Forum: Ruby Dynamic class change?

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Mark N. (Guest)
on 2006-06-11 06:42
(Received via mailing list)
I have a stream I'm listening to that lots of similar things speak on,
each of which also identifies itself with a unique MAC.
Say, I have 3 objects organized something like this:
Class Nic
End

Class Nic2 < Nic
Etc.
End

Class Nic3 < Nic2
Etc.
End

As time passes, when I hear a new MAC start talking, I dynamically
create a corresponding object. So, if the first thing I hear is
something a Nic says, a Nic object can spring into existence, ditto for
Nic2, etc. So far, seems reasonable.

However, the similar things will sometimes appear as a Nic, then say
something new and exciting that indicates that they are actually Nic2
objects (or Nic3, for example).

The simple/crude solution is just to have one nic object with a '@type'
class variable that can get changed once new information appears. Also
the @type variable could be queried to figure out what the object
is/does.

But this just doesn't seem like the ruby way. Is there something obvious
I should be doing that is sensible and cleaner?

The objective is for the calling routine, over time, to know what type
of objects it is talking to (and to efficiently collect the various
types to perform operations on).

Thanks,
Mark
Dave B. (Guest)
on 2006-06-11 08:07
(Received via mailing list)
Mark N. wrote:
> Etc.
> End
>
> As time passes, when I hear a new MAC start talking, I dynamically create a 
corresponding object. So, if the first thing I hear is something a Nic says, a Nic object 
can spring into existence, ditto for Nic2, etc. So far, seems reasonable.
>
> However, the similar things will sometimes appear as a Nic, then say something new and 
exciting that indicates that they are actually Nic2 objects (or Nic3, for example).
>
> The simple/crude solution is just to have one nic object with a '@type' class variable 
that can get changed once new information appears. Also the @type variable could be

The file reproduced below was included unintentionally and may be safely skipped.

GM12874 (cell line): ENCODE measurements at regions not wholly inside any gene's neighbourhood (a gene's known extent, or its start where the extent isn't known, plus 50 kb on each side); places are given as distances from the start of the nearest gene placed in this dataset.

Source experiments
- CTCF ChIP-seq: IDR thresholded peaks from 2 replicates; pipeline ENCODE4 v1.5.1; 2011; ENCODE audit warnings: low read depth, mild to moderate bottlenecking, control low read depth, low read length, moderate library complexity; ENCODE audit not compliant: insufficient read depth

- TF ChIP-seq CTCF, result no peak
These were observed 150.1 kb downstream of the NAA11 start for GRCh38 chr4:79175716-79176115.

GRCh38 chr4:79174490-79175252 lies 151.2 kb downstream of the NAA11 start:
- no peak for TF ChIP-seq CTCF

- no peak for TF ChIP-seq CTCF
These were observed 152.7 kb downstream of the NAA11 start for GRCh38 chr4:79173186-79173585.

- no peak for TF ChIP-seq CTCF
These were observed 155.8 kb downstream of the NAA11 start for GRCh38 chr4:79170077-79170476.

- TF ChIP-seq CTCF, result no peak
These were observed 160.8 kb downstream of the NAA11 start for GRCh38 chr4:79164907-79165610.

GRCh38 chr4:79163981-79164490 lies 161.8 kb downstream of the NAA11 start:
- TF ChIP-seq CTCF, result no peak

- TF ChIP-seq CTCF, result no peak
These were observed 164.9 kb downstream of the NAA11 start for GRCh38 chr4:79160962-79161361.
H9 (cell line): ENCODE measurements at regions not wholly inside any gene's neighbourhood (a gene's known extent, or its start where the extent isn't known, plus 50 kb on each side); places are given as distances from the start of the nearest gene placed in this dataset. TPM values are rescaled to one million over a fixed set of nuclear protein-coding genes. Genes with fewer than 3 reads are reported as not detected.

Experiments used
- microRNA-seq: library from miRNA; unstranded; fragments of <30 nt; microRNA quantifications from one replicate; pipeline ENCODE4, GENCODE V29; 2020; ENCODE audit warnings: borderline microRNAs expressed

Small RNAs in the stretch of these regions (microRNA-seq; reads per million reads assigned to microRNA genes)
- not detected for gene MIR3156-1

queried to figure out what the object is/does.
>
> But this just doesn't seem like the ruby way. Is there something obvious I should be 
doing that is sensible and cleaner?

You can deal with this by adding a copy constructor, at least to the
subclasses (but it can be inherited).

class Nic
  def initialize(nic = nil)
    if nic
      self.property = nic.property
      #...
    end
  end
end

class Nic2 < Nic
end

nic = Nic.new
nic = Nic2.new(nic)

Cheers,
Dave
unknown (Guest)
on 2006-06-11 08:08
(Received via mailing list)
On Sun, 11 Jun 2006, Mark N. wrote:

> Etc.
>
>
> Thanks,
> Mark

google 'pimpl' : public interface private implimentation.  a simple ruby
version illustrating what you are talking about might look like this:

     harp:~ > cat a.rb
     class Nic
       def initialize
         @impl = NicImpl.new self
       end
       DELEGATE_METHODS = %w(
         a_method
         another_method
       )
       DELEGATE_METHODS.each do |m|
         module_eval " def #{ m }(*a, &b) @impl.#{ m }(*a, &b) end "
       end
       def hear_something_and_become_nic2
         @impl = NicImpl2.new self
       end
       def hear_something_and_become_nic3
         @impl = NicImpl3.new self
       end
     end
     class NicImpl
       def initialize nic
         @nic = nic
       end
       def a_method
         'all nics have this'
       end
     end
     class NicImpl2 < NicImpl
       def another_method
         'this is a nic2'
       end
     end
     class NicImpl3 < NicImpl
       def another_method
         'this is a nic3'
       end
     end

     nic = Nic.new
     p nic.a_method

     nic.hear_something_and_become_nic2
     p nic.another_method

     nic.hear_something_and_become_nic3
     p nic.another_method



     harp:~ > ruby a.rb
     "all nics have this"
     "this is a nic2"
     "this is a nic3"


regards.

-a
Joel VanderWerf (Guest)
on 2006-06-12 01:03
(Received via mailing list)
Mark N. wrote:
> As time passes, when I hear a new MAC start talking, I dynamically
> create a corresponding object. So, if the first thing I hear is
> something a Nic says, a Nic object can spring into existence, ditto
> for Nic2, etc. So far, seems reasonable.
>
> However, the similar things will sometimes appear as a Nic, then say
> something new and exciting that indicates that they are actually Nic2
> objects (or Nic3, for example).

It sounds like you could get away with something like htis:

class Nic
  attr_accessor :mac
end

module Nic2
  def do_nic2_stuff
    puts "nic2 at #{mac}!"
  end
end

module Nic3
end

# when you first hear it
nic = Nic.new
nic.mac = "12:23..."

# later when you have more info
nic.extend Nic2
nic.do_nic2_stuff   # ==> nic2 at 12:23...!


This will work as long as the information you get about these objects is
_monotone_: you never have to back out of extending a nic instance with
modules.
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